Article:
How to write a customized distributed optimizer with TorchScript support?

The code below shows how to write a customized distributed optimizer given an existing local optimizer implementation, which unlocks the TorchScript benefits including GIL removal and performance improvement opportunities.

Suppose that you already have a local optimizer that is currently used during training, In this case we will use quasi-hyperbolic momentum (QHM) as an example to show how to enable the TorchScript support, note that it also applies to any custom optimizers that inherits from torch.optim.Optimizer.

First, we need to separate the computation and state management from the optimizer implementation, this is so that we could extract the computation part and make it a free function, which is TorchScript friendly. It has two benefits: 1. The computation logic becomes easier to inspect, it allows us to quickly turn the parameter update/computation part into TorchScript, and utilize TorchScript IR to do further optimizations (operator fusion, etc.) 2. Distributed Optimizer underlying is using a different mechanisms to get gradients and update parameters (we store gradients separately instead of directly populating the param.grad field during backward). Separating the computation allows distributed optimizer to enable the possibility of optimizer update in multithreaded mode, as it eliminates the possible race condition to param.grad.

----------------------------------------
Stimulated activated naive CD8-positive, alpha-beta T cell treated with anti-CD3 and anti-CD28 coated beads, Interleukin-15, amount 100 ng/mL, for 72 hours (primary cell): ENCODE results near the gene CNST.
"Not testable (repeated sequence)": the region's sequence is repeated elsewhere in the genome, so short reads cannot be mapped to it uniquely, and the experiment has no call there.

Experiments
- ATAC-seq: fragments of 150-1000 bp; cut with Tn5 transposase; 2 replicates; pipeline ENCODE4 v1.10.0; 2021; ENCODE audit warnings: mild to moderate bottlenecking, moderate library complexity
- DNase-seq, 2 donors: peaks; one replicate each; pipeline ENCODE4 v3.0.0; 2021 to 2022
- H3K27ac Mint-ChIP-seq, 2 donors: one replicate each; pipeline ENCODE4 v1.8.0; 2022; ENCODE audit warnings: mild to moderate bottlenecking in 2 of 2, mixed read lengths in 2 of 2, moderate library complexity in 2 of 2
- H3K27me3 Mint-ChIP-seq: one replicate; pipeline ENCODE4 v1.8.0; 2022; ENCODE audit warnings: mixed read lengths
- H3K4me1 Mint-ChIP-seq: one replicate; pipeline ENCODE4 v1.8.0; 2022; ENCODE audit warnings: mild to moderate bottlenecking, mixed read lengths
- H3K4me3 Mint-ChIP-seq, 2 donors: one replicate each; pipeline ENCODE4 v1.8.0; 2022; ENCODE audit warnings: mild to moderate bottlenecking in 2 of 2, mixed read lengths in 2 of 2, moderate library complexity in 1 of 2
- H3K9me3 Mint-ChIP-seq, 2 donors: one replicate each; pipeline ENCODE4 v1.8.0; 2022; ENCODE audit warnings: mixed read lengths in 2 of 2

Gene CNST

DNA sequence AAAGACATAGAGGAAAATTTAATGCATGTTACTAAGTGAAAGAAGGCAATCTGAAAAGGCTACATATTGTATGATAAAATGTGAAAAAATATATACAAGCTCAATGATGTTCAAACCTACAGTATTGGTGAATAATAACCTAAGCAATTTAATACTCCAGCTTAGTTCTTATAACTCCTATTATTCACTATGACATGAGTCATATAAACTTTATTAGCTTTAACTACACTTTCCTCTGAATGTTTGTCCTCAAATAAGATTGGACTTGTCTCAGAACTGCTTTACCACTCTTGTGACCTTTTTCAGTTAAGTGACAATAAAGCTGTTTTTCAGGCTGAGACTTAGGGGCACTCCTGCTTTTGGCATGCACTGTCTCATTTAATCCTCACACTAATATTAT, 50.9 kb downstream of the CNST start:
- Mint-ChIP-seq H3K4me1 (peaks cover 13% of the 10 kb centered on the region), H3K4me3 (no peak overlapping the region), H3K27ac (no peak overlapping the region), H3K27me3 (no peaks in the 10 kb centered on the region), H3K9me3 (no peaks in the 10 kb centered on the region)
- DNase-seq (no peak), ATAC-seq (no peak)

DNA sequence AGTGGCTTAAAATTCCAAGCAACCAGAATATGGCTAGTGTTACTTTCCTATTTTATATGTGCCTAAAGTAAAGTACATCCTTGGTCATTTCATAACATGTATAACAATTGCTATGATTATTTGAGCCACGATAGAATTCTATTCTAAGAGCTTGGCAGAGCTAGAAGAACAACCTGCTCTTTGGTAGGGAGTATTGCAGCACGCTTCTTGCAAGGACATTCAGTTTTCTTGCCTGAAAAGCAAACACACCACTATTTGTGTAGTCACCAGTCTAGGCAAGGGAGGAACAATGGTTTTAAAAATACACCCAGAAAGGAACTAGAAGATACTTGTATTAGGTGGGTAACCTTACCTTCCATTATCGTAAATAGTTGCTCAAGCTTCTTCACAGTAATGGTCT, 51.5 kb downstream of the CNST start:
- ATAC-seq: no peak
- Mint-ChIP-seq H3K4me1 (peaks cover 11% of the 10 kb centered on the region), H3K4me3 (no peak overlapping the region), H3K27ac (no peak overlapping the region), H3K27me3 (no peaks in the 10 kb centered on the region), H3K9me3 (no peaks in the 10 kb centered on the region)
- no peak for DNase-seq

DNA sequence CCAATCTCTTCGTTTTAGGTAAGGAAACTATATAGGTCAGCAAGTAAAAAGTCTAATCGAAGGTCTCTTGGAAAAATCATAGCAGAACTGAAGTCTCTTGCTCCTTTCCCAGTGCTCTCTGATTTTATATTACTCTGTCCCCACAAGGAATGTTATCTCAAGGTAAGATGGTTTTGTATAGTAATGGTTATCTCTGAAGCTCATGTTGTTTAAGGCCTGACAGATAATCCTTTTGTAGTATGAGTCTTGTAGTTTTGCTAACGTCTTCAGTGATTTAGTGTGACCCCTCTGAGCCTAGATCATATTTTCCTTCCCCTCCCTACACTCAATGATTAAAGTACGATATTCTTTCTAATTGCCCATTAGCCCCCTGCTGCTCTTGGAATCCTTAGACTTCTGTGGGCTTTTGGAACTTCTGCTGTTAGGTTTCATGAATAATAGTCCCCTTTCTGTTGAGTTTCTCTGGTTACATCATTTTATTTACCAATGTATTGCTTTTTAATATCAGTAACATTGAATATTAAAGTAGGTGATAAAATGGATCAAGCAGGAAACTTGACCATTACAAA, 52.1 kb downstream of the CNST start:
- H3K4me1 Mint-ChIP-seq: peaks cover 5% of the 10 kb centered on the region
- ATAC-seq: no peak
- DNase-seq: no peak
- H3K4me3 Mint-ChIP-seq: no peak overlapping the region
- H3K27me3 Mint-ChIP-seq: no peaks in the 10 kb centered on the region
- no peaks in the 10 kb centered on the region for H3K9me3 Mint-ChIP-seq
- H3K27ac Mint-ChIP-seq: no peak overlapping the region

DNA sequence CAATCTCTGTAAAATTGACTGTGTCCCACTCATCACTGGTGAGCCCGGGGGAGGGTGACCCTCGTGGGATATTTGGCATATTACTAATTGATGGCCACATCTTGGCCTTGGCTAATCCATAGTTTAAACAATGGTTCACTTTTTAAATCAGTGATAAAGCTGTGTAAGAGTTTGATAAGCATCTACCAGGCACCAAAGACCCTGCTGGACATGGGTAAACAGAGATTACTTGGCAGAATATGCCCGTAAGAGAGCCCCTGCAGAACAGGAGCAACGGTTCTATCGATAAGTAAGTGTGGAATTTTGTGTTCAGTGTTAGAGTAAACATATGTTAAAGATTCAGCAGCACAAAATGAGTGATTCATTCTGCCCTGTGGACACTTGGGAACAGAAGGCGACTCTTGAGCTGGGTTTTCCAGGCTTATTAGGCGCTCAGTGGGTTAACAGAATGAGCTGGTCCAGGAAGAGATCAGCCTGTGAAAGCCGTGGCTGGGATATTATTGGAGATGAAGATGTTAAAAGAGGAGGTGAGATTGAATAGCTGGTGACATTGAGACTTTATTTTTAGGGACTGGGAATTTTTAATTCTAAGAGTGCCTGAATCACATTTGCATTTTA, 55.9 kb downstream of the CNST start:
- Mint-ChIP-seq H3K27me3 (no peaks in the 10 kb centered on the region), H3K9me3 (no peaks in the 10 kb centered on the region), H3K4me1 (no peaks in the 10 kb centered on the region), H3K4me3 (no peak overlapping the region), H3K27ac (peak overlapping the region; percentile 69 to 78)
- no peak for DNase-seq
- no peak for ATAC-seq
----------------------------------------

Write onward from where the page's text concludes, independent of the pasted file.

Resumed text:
import torch
from torch import Tensor
from typing import List

def qhm_update(params: List[Tensor],
            dp_list: List[Tensor],
            momentum_buffer_list: List[Tensor],
            lr: float,
            nu: float,
            weight_decay: float,
            weight_decay_type: str,
            momentum: float):

    for p, d_p, momentum_buffer in zip(params, dp_list, momentum_buffer_list):
        if weight_decay != 0:
            if weight_decay_type == "grad":
                d_p.add_(weight_decay, p)
            elif weight_decay_type == "direct":